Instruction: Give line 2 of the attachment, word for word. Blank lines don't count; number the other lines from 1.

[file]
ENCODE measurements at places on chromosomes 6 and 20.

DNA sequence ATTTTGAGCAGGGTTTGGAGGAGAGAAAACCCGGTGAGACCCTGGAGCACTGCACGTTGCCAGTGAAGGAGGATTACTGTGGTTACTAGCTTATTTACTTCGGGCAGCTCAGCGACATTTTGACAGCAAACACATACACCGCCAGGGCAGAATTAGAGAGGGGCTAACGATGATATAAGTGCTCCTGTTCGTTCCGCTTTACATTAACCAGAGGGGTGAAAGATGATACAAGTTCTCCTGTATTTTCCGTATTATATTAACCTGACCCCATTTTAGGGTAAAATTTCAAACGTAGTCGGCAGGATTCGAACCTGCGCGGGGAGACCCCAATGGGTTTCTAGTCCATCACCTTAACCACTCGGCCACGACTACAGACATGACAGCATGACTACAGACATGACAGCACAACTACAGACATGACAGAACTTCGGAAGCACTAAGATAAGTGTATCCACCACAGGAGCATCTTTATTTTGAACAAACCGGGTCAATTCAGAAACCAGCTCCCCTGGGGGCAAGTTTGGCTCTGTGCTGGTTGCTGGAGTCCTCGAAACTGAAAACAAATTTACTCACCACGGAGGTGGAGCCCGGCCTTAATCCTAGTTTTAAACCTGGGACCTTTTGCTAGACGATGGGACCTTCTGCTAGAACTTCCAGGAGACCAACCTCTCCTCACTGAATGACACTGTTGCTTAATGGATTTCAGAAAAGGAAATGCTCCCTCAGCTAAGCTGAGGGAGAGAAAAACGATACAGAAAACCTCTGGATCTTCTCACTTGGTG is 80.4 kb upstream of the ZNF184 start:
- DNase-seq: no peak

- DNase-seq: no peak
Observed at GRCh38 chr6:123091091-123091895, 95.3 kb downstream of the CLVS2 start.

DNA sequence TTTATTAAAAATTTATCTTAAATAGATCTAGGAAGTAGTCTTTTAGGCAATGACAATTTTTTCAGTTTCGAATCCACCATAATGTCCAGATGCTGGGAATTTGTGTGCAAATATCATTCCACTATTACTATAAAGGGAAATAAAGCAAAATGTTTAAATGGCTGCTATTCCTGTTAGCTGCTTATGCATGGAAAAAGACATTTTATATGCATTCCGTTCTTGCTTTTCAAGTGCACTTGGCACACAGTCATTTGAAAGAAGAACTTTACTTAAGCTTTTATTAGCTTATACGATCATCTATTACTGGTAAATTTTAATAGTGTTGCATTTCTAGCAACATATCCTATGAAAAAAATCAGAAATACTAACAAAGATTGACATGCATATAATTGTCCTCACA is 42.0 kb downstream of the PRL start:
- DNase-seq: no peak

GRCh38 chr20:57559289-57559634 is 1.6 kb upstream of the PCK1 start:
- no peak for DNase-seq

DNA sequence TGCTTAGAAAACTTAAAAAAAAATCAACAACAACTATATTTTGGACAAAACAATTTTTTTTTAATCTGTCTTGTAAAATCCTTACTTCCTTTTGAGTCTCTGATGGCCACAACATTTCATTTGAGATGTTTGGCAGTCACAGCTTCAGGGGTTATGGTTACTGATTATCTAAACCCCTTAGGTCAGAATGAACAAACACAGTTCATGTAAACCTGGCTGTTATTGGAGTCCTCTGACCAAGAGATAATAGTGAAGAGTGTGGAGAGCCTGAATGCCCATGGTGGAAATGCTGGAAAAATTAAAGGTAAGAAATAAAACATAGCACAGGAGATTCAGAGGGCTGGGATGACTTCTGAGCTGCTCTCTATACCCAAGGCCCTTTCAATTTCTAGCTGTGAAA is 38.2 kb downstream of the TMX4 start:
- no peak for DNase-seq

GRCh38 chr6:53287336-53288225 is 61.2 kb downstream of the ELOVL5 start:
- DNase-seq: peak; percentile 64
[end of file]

DNA sequence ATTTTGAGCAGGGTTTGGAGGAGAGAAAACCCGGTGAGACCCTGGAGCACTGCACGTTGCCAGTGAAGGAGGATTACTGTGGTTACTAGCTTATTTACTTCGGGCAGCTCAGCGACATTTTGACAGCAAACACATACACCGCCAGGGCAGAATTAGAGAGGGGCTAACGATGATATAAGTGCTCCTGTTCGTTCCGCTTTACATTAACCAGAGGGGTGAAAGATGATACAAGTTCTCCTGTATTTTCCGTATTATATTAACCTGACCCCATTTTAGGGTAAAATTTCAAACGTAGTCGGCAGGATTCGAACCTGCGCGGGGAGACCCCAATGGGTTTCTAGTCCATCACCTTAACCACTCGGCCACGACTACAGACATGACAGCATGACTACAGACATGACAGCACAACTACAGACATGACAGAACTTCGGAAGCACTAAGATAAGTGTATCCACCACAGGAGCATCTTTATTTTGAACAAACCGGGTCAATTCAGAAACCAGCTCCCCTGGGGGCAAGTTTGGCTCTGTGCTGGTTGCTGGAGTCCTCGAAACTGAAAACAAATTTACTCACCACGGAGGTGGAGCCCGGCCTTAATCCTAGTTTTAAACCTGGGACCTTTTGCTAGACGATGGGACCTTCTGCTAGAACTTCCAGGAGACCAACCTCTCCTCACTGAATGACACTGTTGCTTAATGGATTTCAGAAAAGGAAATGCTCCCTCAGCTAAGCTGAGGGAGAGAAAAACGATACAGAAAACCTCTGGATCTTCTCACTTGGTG is 80.4 kb upstream of the ZNF184 start: